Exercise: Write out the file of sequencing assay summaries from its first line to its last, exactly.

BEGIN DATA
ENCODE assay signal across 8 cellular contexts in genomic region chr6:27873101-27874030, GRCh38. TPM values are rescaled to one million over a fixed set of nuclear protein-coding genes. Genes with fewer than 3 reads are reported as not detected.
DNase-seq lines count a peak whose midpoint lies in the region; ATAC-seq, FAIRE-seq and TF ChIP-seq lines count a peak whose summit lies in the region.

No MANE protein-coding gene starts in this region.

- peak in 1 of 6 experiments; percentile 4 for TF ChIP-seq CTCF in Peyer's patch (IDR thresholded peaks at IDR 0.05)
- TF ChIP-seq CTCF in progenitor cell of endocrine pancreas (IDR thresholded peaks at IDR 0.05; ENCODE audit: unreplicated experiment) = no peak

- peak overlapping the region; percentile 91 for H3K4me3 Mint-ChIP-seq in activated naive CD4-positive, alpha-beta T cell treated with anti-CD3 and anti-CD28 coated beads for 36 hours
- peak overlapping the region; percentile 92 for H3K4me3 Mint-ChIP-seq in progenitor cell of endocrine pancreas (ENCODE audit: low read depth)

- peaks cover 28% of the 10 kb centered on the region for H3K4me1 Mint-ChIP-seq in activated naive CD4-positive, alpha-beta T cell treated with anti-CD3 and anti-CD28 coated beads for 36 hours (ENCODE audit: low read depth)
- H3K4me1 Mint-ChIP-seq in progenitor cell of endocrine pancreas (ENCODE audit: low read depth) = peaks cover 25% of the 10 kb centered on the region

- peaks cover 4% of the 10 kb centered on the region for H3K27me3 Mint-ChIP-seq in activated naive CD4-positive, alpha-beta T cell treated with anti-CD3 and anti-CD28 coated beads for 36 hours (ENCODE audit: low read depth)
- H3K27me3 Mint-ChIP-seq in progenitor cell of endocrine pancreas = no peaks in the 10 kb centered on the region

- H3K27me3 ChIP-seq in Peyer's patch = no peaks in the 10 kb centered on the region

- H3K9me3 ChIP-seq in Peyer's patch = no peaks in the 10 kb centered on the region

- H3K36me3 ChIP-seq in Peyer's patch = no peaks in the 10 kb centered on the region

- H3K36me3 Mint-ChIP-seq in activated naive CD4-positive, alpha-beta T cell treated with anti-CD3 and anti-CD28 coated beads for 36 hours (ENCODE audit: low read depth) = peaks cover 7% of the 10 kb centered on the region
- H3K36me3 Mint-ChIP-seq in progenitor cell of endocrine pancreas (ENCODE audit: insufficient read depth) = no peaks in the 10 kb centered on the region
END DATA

ENCODE assay signal across 8 cellular contexts in genomic region chr6:27873101-27874030, GRCh38. TPM values are rescaled to one million over a fixed set of nuclear protein-coding genes. Genes with fewer than 3 reads are reported as not detected.
DNase-seq lines count a peak whose midpoint lies in the region; ATAC-seq, FAIRE-seq and TF ChIP-seq lines count a peak whose summit lies in the region.

No MANE protein-coding gene starts in this region.

- peak in 1 of 6 experiments; percentile 4 for TF ChIP-seq CTCF in Peyer's patch (IDR thresholded peaks at IDR 0.05)
- TF ChIP-seq CTCF in progenitor cell of endocrine pancreas (IDR thresholded peaks at IDR 0.05; ENCODE audit: unreplicated experiment) = no peak

- peak overlapping the region; percentile 91 for H3K4me3 Mint-ChIP-seq in activated naive CD4-positive, alpha-beta T cell treated with anti-CD3 and anti-CD28 coated beads for 36 hours
- peak overlapping the region; percentile 92 for H3K4me3 Mint-ChIP-seq in progenitor cell of endocrine pancreas (ENCODE audit: low read depth)

- peaks cover 28% of the 10 kb centered on the region for H3K4me1 Mint-ChIP-seq in activated naive CD4-positive, alpha-beta T cell treated with anti-CD3 and anti-CD28 coated beads for 36 hours (ENCODE audit: low read depth)
- H3K4me1 Mint-ChIP-seq in progenitor cell of endocrine pancreas (ENCODE audit: low read depth) = peaks cover 25% of the 10 kb centered on the region

- peaks cover 4% of the 10 kb centered on the region for H3K27me3 Mint-ChIP-seq in activated naive CD4-positive, alpha-beta T cell treated with anti-CD3 and anti-CD28 coated beads for 36 hours (ENCODE audit: low read depth)
- H3K27me3 Mint-ChIP-seq in progenitor cell of endocrine pancreas = no peaks in the 10 kb centered on the region

- H3K27me3 ChIP-seq in Peyer's patch = no peaks in the 10 kb centered on the region

- H3K9me3 ChIP-seq in Peyer's patch = no peaks in the 10 kb centered on the region

- H3K36me3 ChIP-seq in Peyer's patch = no peaks in the 10 kb centered on the region

- H3K36me3 Mint-ChIP-seq in activated naive CD4-positive, alpha-beta T cell treated with anti-CD3 and anti-CD28 coated beads for 36 hours (ENCODE audit: low read depth) = peaks cover 7% of the 10 kb centered on the region
- H3K36me3 Mint-ChIP-seq in progenitor cell of endocrine pancreas (ENCODE audit: insufficient read depth) = no peaks in the 10 kb centered on the region